Photographer Martin Gonzalez describes himself as a “regular dude with a camera.” He works during the week and like many others, makes photography a priority on the weekends and holidays. “I’ve always done photography for myself but if it inspires someone to grab their camera and get out there on the weekend that makes me quite happy.” says Martin. “I myself know how hard it is to get motivated to just get out and shoot.” And so his submission has really been a part of him finding his own photographic identity. 
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Format Follows AP Photojournalist Andrew Harnik Through the White House

All images by Andrew Harnik. Used with permission.

In Format’s latest edition of the InFrame web series, they’re following AP Photographer Andrew Harnik through the White House. This episode focuses on Andrew talking about how his goal was to always be a photographer and his evolution as a photojournalist. Andrew was an Art Photographer but realized later on that the most important thing for him was people–which got him into photojournalism. Combine this with the fact that the Washington Post was always the newspaper that was read each and every morning growing up, and you’ve got something that makes more sense when putting the puzzle together. Of course, Andrew’s work also surely speaks for itself and is incredibly inspiring.

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Nicky Hamilton’s “The Lonely Man” Explores His Childhood Relationship With His Father

All images by Nicky Hamilton. Used with permission.

Many creatives and photographers have always had an interesting relationship with at least one parent; and Nicky Hamilton’s “The Lonely Man” explores that just a bit. Nicky calls it a fine art photography project–and it isn’t only that in terms of its substance, but in terms of its creation as well. In fact, Nicky himself built each set by hand and each photo took around three months to finish. If that isn’t dedication to your craft, I’m honestly not sure what is.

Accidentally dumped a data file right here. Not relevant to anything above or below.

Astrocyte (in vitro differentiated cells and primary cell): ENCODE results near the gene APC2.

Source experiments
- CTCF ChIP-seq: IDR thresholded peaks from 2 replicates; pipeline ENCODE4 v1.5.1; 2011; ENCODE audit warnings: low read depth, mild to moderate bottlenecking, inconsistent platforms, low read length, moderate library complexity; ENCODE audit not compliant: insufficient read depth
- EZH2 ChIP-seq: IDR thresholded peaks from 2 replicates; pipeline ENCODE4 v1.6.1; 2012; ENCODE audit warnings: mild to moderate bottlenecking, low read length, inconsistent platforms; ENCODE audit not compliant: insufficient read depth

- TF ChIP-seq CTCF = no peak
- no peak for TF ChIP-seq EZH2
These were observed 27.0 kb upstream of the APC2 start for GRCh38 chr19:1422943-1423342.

Nicky himself was born in 1982, and he’s the former Head of Art at the ad agency M&C Saatchi. He describes his methods as being filmic in that he puts a lot of work into set design, details and narrative. His work explores characters’ emotional states by playing with performance and symbolism in order to produce deeply evocative moods. Think of it as being a character driven story with a bit of story drive added into the mix. To that end, Nicky also uses continuous lights and sometimes even shoots with film.

Be sure to follow Nicky on Instagram.

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David Egan’s Neon-Hued Photographs of Rural Nevada

This is a syndicated blog post from Format magazine. Originally done by Jill Blackmore Evans. Photos by David Egan.

Far from Las Vegas, David Egan’s night photography documents Nevada’s roadside motels and gas stations.

Photographer David Egan captures the neon glow of Nevada at night in his series I always hoped for better. “Journeying throughout the entire state of Nevada allows me a level of satisfaction that I rarely achieve,” Egan says of the project, which he says was inspired by a “fascination with elements of the past.”